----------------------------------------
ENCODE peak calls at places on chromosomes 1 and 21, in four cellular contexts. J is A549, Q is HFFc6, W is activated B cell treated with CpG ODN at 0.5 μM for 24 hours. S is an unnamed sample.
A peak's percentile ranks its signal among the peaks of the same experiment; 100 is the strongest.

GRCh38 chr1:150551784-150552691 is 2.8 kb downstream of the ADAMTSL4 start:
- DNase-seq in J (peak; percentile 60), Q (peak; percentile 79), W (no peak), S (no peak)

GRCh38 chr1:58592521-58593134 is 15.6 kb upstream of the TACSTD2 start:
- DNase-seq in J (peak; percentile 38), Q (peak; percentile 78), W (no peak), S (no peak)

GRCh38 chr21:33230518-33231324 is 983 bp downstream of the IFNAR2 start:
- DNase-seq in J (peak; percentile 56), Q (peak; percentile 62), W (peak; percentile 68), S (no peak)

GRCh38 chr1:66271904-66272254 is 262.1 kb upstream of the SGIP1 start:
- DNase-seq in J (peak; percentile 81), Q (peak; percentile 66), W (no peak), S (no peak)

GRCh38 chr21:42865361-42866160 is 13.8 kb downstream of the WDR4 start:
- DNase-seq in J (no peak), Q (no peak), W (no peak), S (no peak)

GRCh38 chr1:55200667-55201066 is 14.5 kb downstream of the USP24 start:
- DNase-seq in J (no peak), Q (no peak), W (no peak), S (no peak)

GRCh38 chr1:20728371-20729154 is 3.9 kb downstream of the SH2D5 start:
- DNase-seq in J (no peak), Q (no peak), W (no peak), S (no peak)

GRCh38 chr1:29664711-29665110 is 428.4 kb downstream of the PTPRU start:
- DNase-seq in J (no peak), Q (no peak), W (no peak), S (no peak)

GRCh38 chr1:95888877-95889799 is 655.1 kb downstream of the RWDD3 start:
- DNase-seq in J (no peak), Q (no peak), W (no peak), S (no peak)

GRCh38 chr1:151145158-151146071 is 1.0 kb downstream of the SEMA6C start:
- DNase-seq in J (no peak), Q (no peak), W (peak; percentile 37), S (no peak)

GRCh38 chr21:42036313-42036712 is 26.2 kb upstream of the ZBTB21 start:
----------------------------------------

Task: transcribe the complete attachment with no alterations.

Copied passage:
ENCODE peak calls at places on chromosomes 1 and 21, in four cellular contexts. J is A549, Q is HFFc6, W is activated B cell treated with CpG ODN at 0.5 μM for 24 hours. S is an unnamed sample.
A peak's percentile ranks its signal among the peaks of the same experiment; 100 is the strongest.

GRCh38 chr1:150551784-150552691 is 2.8 kb downstream of the ADAMTSL4 start:
- DNase-seq in J (peak; percentile 60), Q (peak; percentile 79), W (no peak), S (no peak)

GRCh38 chr1:58592521-58593134 is 15.6 kb upstream of the TACSTD2 start:
- DNase-seq in J (peak; percentile 38), Q (peak; percentile 78), W (no peak), S (no peak)

GRCh38 chr21:33230518-33231324 is 983 bp downstream of the IFNAR2 start:
- DNase-seq in J (peak; percentile 56), Q (peak; percentile 62), W (peak; percentile 68), S (no peak)

GRCh38 chr1:66271904-66272254 is 262.1 kb upstream of the SGIP1 start:
- DNase-seq in J (peak; percentile 81), Q (peak; percentile 66), W (no peak), S (no peak)

GRCh38 chr21:42865361-42866160 is 13.8 kb downstream of the WDR4 start:
- DNase-seq in J (no peak), Q (no peak), W (no peak), S (no peak)

GRCh38 chr1:55200667-55201066 is 14.5 kb downstream of the USP24 start:
- DNase-seq in J (no peak), Q (no peak), W (no peak), S (no peak)

GRCh38 chr1:20728371-20729154 is 3.9 kb downstream of the SH2D5 start:
- DNase-seq in J (no peak), Q (no peak), W (no peak), S (no peak)

GRCh38 chr1:29664711-29665110 is 428.4 kb downstream of the PTPRU start:
- DNase-seq in J (no peak), Q (no peak), W (no peak), S (no peak)

GRCh38 chr1:95888877-95889799 is 655.1 kb downstream of the RWDD3 start:
- DNase-seq in J (no peak), Q (no peak), W (no peak), S (no peak)

GRCh38 chr1:151145158-151146071 is 1.0 kb downstream of the SEMA6C start:
- DNase-seq in J (no peak), Q (no peak), W (peak; percentile 37), S (no peak)

GRCh38 chr21:42036313-42036712 is 26.2 kb upstream of the ZBTB21 start: